Finally, the Georgian text differs widely from the Greek, and cannot therefore have been its original: while the unique MS. that contains it attributes it to "Sophron of Palestine, the son of Isaac." Things are not always what they seem when scholarly hypotheses are about.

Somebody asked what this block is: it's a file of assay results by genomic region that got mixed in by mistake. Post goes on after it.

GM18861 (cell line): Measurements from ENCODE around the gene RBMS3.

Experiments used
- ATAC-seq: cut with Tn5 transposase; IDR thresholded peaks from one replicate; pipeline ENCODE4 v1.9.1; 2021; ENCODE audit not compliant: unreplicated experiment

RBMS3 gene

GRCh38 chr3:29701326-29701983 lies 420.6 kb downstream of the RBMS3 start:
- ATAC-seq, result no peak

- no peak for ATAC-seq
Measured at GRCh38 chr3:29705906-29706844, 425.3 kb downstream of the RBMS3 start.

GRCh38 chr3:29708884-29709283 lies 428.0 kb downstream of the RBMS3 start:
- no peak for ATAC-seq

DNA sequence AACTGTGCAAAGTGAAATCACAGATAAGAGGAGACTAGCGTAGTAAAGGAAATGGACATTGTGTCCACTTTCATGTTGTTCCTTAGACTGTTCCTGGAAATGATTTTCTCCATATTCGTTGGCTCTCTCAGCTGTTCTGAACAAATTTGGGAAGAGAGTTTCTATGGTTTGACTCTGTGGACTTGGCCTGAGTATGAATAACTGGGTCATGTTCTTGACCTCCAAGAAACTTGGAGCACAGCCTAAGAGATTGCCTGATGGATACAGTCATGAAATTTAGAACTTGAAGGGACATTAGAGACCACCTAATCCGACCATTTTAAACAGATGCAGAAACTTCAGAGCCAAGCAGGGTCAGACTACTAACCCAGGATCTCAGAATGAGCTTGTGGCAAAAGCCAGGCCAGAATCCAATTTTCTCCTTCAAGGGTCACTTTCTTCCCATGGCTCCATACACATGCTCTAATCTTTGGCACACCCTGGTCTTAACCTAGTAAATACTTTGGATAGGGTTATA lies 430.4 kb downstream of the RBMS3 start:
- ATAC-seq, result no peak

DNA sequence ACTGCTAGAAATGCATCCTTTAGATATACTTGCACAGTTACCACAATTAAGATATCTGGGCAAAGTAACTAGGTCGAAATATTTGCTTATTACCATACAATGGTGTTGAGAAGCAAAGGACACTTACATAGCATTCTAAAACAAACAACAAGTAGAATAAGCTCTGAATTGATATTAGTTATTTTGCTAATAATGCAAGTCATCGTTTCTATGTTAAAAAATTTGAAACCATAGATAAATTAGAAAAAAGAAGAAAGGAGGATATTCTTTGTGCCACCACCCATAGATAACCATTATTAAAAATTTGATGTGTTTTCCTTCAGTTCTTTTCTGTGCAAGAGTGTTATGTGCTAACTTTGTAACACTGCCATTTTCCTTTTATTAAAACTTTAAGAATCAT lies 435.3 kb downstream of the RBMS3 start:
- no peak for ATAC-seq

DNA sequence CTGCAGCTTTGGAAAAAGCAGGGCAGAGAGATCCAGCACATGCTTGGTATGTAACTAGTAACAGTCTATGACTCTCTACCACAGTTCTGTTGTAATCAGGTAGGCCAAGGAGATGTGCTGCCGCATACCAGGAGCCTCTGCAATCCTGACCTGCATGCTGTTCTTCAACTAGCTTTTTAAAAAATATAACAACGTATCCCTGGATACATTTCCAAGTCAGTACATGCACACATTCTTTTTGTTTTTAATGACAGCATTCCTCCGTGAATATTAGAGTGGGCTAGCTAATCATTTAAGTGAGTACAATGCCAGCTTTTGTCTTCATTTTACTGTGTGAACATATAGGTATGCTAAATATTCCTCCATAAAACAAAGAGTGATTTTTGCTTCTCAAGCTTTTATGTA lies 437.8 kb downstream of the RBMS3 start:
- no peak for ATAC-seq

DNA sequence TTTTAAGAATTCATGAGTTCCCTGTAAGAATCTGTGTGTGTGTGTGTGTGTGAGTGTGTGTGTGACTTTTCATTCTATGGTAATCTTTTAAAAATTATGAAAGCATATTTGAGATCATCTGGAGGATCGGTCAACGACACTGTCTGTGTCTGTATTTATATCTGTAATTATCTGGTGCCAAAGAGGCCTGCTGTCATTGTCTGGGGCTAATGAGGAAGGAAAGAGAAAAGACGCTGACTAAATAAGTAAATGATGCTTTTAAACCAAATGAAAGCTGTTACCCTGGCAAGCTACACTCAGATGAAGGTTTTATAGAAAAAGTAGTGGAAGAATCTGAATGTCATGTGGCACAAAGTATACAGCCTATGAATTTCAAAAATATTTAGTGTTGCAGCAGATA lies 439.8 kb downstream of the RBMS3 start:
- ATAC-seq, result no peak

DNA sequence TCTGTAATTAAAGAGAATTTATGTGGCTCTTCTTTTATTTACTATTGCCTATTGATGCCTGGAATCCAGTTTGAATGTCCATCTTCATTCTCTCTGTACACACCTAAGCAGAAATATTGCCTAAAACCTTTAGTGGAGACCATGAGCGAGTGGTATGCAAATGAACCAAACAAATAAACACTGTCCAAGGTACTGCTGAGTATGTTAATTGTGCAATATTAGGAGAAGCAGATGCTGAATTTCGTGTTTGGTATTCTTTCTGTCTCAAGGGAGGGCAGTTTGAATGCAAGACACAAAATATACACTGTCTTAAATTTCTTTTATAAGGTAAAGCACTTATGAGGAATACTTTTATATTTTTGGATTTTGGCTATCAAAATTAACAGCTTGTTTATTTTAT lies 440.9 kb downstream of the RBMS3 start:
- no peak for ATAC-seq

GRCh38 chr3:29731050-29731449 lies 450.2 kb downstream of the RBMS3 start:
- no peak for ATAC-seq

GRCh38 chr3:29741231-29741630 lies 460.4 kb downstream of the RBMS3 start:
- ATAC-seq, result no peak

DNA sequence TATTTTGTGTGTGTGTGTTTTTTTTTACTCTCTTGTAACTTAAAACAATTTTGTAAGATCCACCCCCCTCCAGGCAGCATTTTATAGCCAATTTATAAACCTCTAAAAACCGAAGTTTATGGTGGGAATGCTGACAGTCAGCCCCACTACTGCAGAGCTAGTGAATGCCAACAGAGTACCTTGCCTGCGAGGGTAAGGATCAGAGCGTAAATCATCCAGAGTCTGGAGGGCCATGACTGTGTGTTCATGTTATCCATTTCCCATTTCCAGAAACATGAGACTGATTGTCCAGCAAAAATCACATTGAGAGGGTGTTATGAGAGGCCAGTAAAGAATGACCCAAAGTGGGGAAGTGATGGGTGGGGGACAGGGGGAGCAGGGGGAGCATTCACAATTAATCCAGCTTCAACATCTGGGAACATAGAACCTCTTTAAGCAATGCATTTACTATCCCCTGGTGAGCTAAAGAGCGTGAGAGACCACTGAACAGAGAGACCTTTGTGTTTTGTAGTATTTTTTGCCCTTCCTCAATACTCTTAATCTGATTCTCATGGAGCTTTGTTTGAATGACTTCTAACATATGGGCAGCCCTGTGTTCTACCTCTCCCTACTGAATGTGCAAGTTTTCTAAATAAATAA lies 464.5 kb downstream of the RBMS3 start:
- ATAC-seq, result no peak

Dismissing thus the Grusinian version out of the purview, there remain the various Arabic versions, and the Hebrew one, to assist us in our search after the Urquelle. And first with regard to the Arabic versions: considerable light is thrown by various references made in the Kitâb al-Fihrist, a sort of Arabic Lowndes or Brunet. This contains references in various places to no less than four books that may possibly have influenced the Barlaam literature, (a) A Buddha book, Kitâb al-Budd. (b) A Kitâb Yudâsâf wa-Balauhar. (c) A book of "Yudasaf alone" and (d) a poem of Aban ibn Abdal-Hamid (ob. 822), with the same title as (b). Excluding the last, which is no longer in existence, and can only have been of secondary importance, it seems clear that there existed a double set of books in Arabic, one dealing directly with Buddha